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Jean M
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« Reply #25 on: June 20, 2010, 07:20:25 PM »

Here's the programme for the launch event:
  • J. P. Mallory, The Indo-Europeanization of Atlantic Europe
  • Andrew FitzPatrick, The Arrival of the Beaker Folk in Britain
  • Catriona Gibson, Beakers into Bronze: Tracing connections between western Iberia and the British Isles 2800–800 BC
  • John T. Koch, Out of the flow and ebb of the European Bronze Age: heroes, Tartessos, and Celtic  
  • Dirk Brandherm, Westward Ho? Swordbearers and all the rest of it...
  • Jacqueline McKinley, Jörn Schuster, Alistair Barclay, Dead sea connections: a Bronze- and Iron Age ritual site on the Isle of Thanet
  • Dagmar S. Wodtko, Models of language spread and language development in prehistoric Europe
  • William O’Brien, Celts, Romans and the indigenous Iron Age and Late Bronze Age of south-west Ireland
  • Colin Renfrew, Thoughts on early Celtic in the west and early Indo-European
« Last Edit: June 20, 2010, 07:27:54 PM by Jean M » Logged
rms2
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« Reply #26 on: June 20, 2010, 08:01:16 PM »

Here's the programme for the launch event:
  • J. P. Mallory, The Indo-Europeanization of Atlantic Europe
  • Andrew FitzPatrick, The Arrival of the Beaker Folk in Britain
  • Catriona Gibson, Beakers into Bronze: Tracing connections between western Iberia and the British Isles 2800–800 BC
  • John T. Koch, Out of the flow and ebb of the European Bronze Age: heroes, Tartessos, and Celtic  
  • Dirk Brandherm, Westward Ho? Swordbearers and all the rest of it...
  • Jacqueline McKinley, Jörn Schuster, Alistair Barclay, Dead sea connections: a Bronze- and Iron Age ritual site on the Isle of Thanet
  • Dagmar S. Wodtko, Models of language spread and language development in prehistoric Europe
  • William O’Brien, Celts, Romans and the indigenous Iron Age and Late Bronze Age of south-west Ireland
  • Colin Renfrew, Thoughts on early Celtic in the west and early Indo-European

Interesting how they have Mallory and Renfrew at the opposite ends of the program.

It all sounds great, though. Wish I could be there.

Dr. FitzPatrick is the one I communicated with some time back about the possibility of dna testing the Amesbury Archer. He was very open and communicative and impressed me as a really nice human being.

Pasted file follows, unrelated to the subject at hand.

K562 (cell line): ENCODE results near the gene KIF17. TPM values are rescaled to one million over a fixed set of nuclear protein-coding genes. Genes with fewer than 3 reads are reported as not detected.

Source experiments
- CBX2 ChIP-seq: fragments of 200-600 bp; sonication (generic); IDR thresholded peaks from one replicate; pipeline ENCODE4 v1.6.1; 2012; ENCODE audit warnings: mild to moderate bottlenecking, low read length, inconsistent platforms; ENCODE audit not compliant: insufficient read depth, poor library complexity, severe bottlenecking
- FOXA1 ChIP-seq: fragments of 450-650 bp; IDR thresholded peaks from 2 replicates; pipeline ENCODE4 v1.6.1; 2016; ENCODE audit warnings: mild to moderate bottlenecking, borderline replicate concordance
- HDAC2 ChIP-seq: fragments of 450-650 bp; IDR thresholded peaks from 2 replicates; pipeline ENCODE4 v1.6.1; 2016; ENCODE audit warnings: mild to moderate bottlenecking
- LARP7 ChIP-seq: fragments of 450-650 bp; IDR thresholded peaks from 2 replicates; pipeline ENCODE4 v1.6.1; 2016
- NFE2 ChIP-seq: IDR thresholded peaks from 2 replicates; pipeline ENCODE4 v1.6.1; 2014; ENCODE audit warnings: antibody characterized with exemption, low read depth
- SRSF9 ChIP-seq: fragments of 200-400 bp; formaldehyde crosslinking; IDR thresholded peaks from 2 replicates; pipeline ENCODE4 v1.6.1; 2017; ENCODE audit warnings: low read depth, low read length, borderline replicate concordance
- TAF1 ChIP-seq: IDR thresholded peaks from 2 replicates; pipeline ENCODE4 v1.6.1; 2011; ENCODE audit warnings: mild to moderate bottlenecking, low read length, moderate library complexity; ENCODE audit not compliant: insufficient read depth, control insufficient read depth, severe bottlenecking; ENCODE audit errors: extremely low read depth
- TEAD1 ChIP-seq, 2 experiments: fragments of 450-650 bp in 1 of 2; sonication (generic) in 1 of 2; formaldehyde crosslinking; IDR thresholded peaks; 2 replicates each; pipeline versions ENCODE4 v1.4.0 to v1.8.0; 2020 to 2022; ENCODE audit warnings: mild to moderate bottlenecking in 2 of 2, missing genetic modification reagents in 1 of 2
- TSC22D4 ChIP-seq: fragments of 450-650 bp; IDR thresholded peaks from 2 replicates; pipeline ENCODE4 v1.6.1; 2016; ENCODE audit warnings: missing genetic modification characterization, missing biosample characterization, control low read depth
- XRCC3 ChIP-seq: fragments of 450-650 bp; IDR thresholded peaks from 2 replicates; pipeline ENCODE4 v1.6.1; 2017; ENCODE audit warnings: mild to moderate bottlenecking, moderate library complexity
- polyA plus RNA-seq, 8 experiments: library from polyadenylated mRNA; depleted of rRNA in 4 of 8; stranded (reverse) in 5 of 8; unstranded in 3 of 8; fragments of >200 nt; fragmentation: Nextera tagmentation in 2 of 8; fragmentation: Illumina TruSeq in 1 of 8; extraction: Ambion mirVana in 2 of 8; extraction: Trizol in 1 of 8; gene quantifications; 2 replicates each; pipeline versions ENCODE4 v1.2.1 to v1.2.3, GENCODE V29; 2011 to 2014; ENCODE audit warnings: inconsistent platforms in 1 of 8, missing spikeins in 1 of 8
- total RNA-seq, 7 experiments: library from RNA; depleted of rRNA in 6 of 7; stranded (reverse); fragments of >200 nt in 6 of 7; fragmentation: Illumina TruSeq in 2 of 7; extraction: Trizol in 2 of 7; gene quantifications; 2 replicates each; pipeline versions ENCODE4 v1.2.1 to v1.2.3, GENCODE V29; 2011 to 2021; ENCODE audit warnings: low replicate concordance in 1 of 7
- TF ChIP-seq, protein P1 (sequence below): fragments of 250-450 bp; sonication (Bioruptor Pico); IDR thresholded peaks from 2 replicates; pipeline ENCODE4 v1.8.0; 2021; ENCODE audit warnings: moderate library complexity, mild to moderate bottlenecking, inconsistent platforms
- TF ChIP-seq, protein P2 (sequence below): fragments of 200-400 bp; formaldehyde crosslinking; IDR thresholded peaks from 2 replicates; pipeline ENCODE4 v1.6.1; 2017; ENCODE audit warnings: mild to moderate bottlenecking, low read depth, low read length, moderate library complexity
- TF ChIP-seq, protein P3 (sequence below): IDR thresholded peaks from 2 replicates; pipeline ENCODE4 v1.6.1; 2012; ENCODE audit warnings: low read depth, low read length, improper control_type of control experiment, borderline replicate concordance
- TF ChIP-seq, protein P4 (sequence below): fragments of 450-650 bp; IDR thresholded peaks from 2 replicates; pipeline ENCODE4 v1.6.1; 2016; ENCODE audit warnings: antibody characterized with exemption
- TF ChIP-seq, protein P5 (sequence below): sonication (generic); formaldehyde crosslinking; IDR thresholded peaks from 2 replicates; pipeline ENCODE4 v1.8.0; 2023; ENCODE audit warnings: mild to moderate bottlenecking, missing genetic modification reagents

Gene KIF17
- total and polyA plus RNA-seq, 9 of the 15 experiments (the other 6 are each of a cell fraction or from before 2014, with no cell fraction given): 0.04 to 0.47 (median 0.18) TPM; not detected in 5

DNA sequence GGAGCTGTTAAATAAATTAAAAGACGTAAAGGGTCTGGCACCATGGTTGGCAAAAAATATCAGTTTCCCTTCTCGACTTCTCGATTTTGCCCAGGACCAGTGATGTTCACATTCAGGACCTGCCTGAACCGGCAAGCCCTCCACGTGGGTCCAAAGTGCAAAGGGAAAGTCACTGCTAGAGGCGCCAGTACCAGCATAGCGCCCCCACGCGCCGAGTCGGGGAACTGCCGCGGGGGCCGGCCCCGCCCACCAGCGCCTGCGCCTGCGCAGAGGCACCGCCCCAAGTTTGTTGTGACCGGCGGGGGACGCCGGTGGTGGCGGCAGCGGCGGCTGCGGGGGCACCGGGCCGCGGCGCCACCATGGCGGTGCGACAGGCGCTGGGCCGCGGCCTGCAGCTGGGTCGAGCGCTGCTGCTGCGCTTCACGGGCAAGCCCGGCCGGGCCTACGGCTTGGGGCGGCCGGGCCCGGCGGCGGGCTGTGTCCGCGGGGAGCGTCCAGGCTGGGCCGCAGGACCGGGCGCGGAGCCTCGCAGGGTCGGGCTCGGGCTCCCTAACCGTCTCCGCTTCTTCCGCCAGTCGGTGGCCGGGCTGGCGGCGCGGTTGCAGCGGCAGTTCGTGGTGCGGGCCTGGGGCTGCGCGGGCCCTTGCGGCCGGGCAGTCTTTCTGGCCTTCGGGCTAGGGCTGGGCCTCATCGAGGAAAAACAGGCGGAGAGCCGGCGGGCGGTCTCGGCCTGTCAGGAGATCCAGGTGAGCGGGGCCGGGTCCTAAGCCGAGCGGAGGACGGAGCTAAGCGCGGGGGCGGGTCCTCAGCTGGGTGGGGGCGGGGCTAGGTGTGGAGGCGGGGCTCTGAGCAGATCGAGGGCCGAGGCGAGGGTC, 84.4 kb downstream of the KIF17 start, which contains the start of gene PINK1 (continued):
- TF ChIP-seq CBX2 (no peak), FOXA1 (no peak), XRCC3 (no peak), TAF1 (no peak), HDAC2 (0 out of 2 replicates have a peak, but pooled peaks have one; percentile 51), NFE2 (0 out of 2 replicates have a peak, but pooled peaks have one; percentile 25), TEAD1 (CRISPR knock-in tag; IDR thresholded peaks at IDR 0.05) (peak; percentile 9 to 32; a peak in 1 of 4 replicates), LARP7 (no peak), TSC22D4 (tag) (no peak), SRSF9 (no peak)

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rms2
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« Reply #27 on: June 20, 2010, 08:06:30 PM »

If they don't do all that, they will have to reverse themselves and disavow much that they have already written.

Barry Cunliffe does that all the time. He is noted for saying "There is no such thing as a fact in archaeology". He happily points out that our interpretations of the same data tend to get revised every decade or so, in the light of new discoveries and/or perspectives.  The book you have been quoting from - Between the Oceans - was written in the midst of paradigm change, which he discusses on page 21. In fact I quote from him on the subject.

Quote
Some prehistorians went into a state of denial, implicitly refusing to accept that population movements had ever been a significant feature of European prehistory.
 

What will Oppenheimer do, though?

Will he reverse himself?
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NealtheRed
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« Reply #28 on: June 20, 2010, 10:33:57 PM »


What will Oppenheimer do, though?

Will he reverse himself?

Hopefully.
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« Reply #29 on: June 21, 2010, 04:30:27 AM »

Here's the programme for the launch event:
  • J. P. Mallory, The Indo-Europeanization of Atlantic Europe
  • Andrew FitzPatrick, The Arrival of the Beaker Folk in Britain
  • Catriona Gibson, Beakers into Bronze: Tracing connections between western Iberia and the British Isles 2800–800 BC
  • John T. Koch, Out of the flow and ebb of the European Bronze Age: heroes, Tartessos, and Celtic  
  • Dirk Brandherm, Westward Ho? Swordbearers and all the rest of it...
  • Jacqueline McKinley, Jörn Schuster, Alistair Barclay, Dead sea connections: a Bronze- and Iron Age ritual site on the Isle of Thanet
  • Dagmar S. Wodtko, Models of language spread and language development in prehistoric Europe
  • William O’Brien, Celts, Romans and the indigenous Iron Age and Late Bronze Age of south-west Ireland
  • Colin Renfrew, Thoughts on early Celtic in the west and early Indo-European

Jean,
Do you have the time and place of the launch.
The book will be available on Amazon 31st August.
http://tinyurl.com/27vfroa
I wonder when it will be available in book stores after launch.
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Jean M
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« Reply #30 on: June 21, 2010, 07:33:33 AM »

Jean, Do you have the time and place of the launch.

The launch is taking place as part of the one-day forum "Rethinking the Bronze Age and the Arrival of Indo-European in Atlantic Europe" at St Anne's College, Oxford, on 10 July.

Copies should be available at the launch, in theory. Given the way publishers operate, I cannot guarantee that copies will be on Amazon that day.   

   
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rms2
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« Reply #31 on: June 21, 2010, 07:48:30 AM »

I got an email reply this morning from Dan Bradley. He simply thanked me for my email.

At least I know he got it, and I must say that getting a "Thank you, Richard" is better than nothing.
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Jean M
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« Reply #32 on: June 21, 2010, 08:09:34 AM »

What will Oppenheimer do, though?

Will he reverse himself?

I'd love to know what he said last year at the Cardiff conference (and what others said about him). These were some of the speakers:

  • Dr Stephen Oppenheimer, Author, affiliated with Oxford University & Liverpool School of Tropical Medicine. Can we define Celts genetically?
  • Mark Jobling*, Professor of Genetics, University of Leicester. Magic bullet or blank? What genetics can and can't tell us about the past